I was privileged to visit the awesome country, Iceland, in recent months. I have never experienced such raw exposure to God’s power in Creation as we encountered there! It is a land of water, fire and ice – manifested in storms, waterfalls, rivers, darkness, glaciers and volcanoes. Unfortunately, we did not go in-season for animal life (other than the lovely ubiquitous sheep and horses) – but puffins, whales and seals will be on the agenda for my next trip. Iceland is truly a magnificent, startling and frightening place! I was reminded of that amazing country when I read The Storm Psalm (29) today. Our God is magnificent, startling and frightening at times, as well.
Isn’t it exciting to push the restart button and start the Bible afresh in January? I love this aspect of the Robert Roberts reading plan. Back to Genesis. Back to the beginning. Back to basics. And that is what keeps coming to my mind as we read these first several chapters in Genesis. All of the basic tenets of Christianity are easily discerned right from the get-go in this incredible book. Easily discerned- that is – if we take the time to truly listen to what the Master Storyteller is choosing to tell us in panoramic, sometimes almost unbelievable events that are meant for our instruction.
While I do not have time for a full-fledged blog, my mind this week has gone to a quote I discovered recently on a tombstone of a famous Chicagoan and (ironically) former Governor of Illinois:
I am not discouraged. Things will right themselves. The pendulum swings one way and then another, but the steady pull of gravitation is toward the center of the earth. Any structure must be plumb if it is to endure. So it is with nations: Wrong may seem to triumph, right may seem to be defeated. But the gravitation of Eternal Justice is toward the throne of God. Any political institution which is to endure must be plumb with that line of justice.
I once had a person who was a pedophile tell me that part of the explanation for this problem was a terrible childhood. While I truly sympathize with having been mistreated as a child (and there is nothing more horrendous!), it still does not make allowance for continued sin. I’m sorry, but a bad upbringing is no excuse. It seems that some people in the Israel of Ezekiel’s day were getting into the habit of also believing that people are incapable of breaking out of cycles of inherited sin. Or perhaps they were blaming their own sin and suffering on their forefathers’ behavior. This is a common worldview embraced in our time as well. Today we often call it a “Victim Mentality.”
Violence is a hot topic in our world. From bullying, to domestic violence, to police brutality, all the way up to terrorism and war; violence fills our homes, our schools, our cities, our nations and our daily news. It is impossible to get away from it. Speaking for myself, however, I sometimes get taken by surprise – as though violence is a new thing in human societies. Today’s readings in Mark 15, reminded me that violence is as old as the hills. It started with Cain (and his murderous seed) and will continue until the Prince of Peace comes to set things right.
We are going to discuss a sensitive subject today. I think it is a topic that is not openly discussed, and is largely misunderstood – especially in the Christian world. I have had several people at the Bible Education Center ask me (in hushed, apologetic, and deeply shamed tones) if their loved ones who committed suicide are banished forever to a place of torment. My friends carried a heart-rending grief because religious authorities had told them this was the case. If you do not already know the answer to this question, perhaps you will find more peace as we discuss Ahithophel, Judas, and Bible thoughts on suicide.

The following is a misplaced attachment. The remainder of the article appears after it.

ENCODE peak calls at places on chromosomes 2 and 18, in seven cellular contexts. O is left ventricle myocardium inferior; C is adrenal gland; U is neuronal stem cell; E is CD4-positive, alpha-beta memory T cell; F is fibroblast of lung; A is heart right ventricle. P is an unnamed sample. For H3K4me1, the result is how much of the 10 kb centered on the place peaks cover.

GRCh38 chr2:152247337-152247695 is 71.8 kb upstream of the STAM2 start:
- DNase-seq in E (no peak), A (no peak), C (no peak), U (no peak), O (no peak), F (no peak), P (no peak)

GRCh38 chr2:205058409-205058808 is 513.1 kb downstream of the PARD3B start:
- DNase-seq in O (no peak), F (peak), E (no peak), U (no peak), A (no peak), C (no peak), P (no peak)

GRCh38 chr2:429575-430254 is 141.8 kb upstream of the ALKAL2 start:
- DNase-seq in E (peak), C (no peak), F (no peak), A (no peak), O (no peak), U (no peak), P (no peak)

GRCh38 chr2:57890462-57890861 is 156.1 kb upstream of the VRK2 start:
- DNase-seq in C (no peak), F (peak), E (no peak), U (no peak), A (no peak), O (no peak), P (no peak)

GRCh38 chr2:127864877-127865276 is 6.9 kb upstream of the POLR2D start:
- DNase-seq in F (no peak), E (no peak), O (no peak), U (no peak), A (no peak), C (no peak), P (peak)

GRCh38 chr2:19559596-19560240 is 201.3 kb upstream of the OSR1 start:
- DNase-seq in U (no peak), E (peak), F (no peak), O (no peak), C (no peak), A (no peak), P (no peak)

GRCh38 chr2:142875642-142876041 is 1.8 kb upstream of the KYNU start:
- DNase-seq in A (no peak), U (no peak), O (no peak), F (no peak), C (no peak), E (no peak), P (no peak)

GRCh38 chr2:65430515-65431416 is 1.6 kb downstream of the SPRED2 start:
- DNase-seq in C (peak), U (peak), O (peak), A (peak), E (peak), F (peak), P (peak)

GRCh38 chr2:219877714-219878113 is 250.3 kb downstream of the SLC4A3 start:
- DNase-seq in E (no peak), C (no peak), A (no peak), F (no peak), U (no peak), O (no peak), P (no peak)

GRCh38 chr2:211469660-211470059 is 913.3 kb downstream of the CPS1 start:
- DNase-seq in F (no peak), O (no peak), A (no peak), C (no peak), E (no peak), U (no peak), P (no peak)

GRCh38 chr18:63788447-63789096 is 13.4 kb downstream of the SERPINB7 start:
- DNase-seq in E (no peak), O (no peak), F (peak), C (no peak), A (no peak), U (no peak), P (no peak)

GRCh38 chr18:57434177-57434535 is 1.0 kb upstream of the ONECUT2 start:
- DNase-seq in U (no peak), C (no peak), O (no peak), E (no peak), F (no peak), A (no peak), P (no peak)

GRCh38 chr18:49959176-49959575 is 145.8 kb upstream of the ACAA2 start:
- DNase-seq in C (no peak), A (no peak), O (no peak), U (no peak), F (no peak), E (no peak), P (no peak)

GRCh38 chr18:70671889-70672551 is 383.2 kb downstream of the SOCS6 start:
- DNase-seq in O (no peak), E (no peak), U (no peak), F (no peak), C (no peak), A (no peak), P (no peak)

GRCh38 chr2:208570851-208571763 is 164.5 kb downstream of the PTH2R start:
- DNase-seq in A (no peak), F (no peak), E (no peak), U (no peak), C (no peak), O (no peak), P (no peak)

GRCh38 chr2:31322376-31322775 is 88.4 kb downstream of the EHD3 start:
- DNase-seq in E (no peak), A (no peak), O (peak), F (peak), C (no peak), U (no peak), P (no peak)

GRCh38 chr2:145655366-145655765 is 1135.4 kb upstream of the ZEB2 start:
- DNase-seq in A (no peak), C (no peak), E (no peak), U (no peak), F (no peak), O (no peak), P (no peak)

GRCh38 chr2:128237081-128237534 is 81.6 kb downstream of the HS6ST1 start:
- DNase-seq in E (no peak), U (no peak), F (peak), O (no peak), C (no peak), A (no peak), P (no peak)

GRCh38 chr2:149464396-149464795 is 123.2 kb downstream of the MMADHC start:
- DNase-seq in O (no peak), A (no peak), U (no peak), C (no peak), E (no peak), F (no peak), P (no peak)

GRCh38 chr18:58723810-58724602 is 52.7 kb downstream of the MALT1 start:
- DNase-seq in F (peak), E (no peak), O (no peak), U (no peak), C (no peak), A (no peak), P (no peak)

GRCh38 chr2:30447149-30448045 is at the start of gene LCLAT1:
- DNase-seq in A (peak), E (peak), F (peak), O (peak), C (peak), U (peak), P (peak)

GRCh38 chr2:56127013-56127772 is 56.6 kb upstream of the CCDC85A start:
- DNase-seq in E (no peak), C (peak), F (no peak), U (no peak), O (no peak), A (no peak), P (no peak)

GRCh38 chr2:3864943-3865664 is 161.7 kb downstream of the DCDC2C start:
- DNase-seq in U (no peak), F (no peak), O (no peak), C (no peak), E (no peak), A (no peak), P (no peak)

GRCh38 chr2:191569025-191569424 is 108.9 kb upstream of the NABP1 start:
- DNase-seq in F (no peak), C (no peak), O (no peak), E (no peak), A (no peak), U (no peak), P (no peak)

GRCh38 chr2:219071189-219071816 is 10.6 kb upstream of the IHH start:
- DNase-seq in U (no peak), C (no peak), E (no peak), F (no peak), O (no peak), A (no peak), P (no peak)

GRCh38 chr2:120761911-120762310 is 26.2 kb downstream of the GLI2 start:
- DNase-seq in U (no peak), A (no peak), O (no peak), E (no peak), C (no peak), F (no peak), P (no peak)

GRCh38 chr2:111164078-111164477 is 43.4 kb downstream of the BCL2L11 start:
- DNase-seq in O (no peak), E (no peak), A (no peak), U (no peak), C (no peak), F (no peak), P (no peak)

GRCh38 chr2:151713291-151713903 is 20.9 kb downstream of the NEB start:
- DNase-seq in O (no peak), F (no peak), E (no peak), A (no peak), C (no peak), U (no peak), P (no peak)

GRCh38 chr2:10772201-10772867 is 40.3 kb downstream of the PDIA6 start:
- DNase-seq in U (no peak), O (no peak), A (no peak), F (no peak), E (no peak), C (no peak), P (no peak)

“Regarding the resurrection”…those are Jesus’ words from Matthew 22 verse 31. He taught about resurrection. He taught clearly and succinctly about the pivotal importance of the resurrection of the dead to the faith of those who would be his disciples. Let’s use today’s readings to remind ourselves of this critical teaching which has its roots in the very essence of the Old Testament.
I was really puzzling over one of the verses in Jude this morning so I decided, as a rare deviation, to look at what some Bible scholars had to say. This was a truly enlightening experience – but not in the way you might expect. The light came in the form of a reminder that “supposed” scholars are often full of bluster and nonsense when it comes to interpreting the Bible. Sadly, they have a great deal of clout anyway, because they sound authoritative and seem like they know more than other people. I mean they’re scholars, right? Wrong.
The chorus of one of my favorite children’s Bible songs we used to sing around the campfire in the summer is based on Jesus’ parable of the Man who held a Great Feast in Luke 14:16-24. It came to mind as I was thinking about the words of Hebrews 10:22-25. It carries some of the profound messages of this passage boiled down to simple truths sung by children. Music is good that way. So today, let’s explore these verses a little further, shall we?
The Book of Ecclesiastes reads like a medical journal entry listing the modern day afflictions of the American populace. Boredom, insomnia, anxiety, depression, angst, fear, anger and despair are all outlined. It describes the emptiness of even phenomenal success and wealth. It is the testimony of a thinking person who is self-analytical in looking back at their life accomplishments and deciding they were all pretty much futile. It uses a common Bible teaching technique of encouraging us to learn from the mistakes of others.